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NASCAR’s Mexico Toyota Series to hold race at Phoenix Raceway
Federico Alaman, managing director of the NASCAR Mexico Toyota Series and Phoenix International Raceway President Bryan Sperber shake hands on the agreement.
Randall Bohl/Phoenix International Raceway
NASCAR long ago expanded beyond its Southern base to become a national sport. Now, Phoenix International Raceway is looking south of the border as a way to expand its local fan base.

NASCAR’s Mexico Toyota Series will come to PIR on March 1, 2013, marking the first time that tour will race outside of Mexico and making it that much more likely that there will never be space on the Phoenix calendar for a return of the IndyCar series.  With another race now tugging at the wallets of the Phoenix fan base, we would expect less than 10,000 to show up for an IndyCar race.  IndyCar missed their window by not getting their foot in the door in 2013.

PIR President Bryan Sperber said at a Tuesday news conference one reason for the new race is to help boost Arizona in the American-Latino community.

“I don’t think it’s a secret that Arizona’s image, nationally, has taken a few hits because of political circumstances, particularly around immigration,” he said. “This race is a great opportunity to show that sports can bring people together.

Alaman and Sperber sign the agreement.
Randall Bohl/Phoenix International Raceway
“Through TV and media, people around the country will see that Arizona is a friendly place that is very welcoming to people of all walks of life, backgrounds, and cultural persuasions. The business and political leaders we’ve spoken to on both sides of the border are excited about what this could do.”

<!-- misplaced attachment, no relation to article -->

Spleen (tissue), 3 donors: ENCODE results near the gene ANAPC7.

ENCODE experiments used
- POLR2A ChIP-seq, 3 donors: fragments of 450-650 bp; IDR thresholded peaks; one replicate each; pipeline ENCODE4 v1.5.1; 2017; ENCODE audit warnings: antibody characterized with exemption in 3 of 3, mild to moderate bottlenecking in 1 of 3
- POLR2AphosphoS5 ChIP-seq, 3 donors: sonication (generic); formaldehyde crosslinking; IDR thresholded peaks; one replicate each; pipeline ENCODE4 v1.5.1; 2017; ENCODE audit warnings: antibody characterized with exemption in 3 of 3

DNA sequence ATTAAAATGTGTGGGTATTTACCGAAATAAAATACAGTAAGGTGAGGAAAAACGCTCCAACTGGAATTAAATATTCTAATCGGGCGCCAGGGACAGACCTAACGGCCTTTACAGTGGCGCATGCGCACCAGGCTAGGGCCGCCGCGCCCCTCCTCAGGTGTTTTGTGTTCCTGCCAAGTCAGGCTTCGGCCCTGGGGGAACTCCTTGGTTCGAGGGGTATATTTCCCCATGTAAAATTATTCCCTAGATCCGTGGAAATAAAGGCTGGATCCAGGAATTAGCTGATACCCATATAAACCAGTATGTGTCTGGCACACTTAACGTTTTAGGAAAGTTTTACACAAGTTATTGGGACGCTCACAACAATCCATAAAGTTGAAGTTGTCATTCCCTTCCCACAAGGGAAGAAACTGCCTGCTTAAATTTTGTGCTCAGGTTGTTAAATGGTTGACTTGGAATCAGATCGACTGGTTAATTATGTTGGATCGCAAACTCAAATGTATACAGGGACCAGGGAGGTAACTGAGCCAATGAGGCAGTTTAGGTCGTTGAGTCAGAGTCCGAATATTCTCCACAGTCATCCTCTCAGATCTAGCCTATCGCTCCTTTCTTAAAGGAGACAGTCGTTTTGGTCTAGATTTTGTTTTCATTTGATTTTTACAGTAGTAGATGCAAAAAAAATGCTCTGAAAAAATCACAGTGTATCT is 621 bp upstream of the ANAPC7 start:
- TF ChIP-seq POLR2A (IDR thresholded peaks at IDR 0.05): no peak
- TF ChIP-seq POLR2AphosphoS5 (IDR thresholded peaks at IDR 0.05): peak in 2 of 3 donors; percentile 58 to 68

The event will consist of a 50-lap opening segment, followed by a 10-minute break when crews can work on the cars, and conclude with another 25 laps. The Nationwide Series race will be at PIR on March 2, with the Sprint Cup’s Subway Fresh Fit 500 on March 3.

The race will be televised in the U.S. (in both English and Spanish), Mexico and Latin America.

Hispanics comprise about 10-12 percent of the track’s Sprint Cup race attendance and 30 percent of the local TV audience, according to Sperber. “Our hope is some of those potential fans might take a look at what we do,” he said. “My experience has been that, if we can get folks to the racetrack, they become fans.

“We think there’s potential business-to-business opportunities, as well, because Arizona has a lot of trade relations with Mexico. This race could serve as a marketing platform for companies that are looking to do business in the U.S.”

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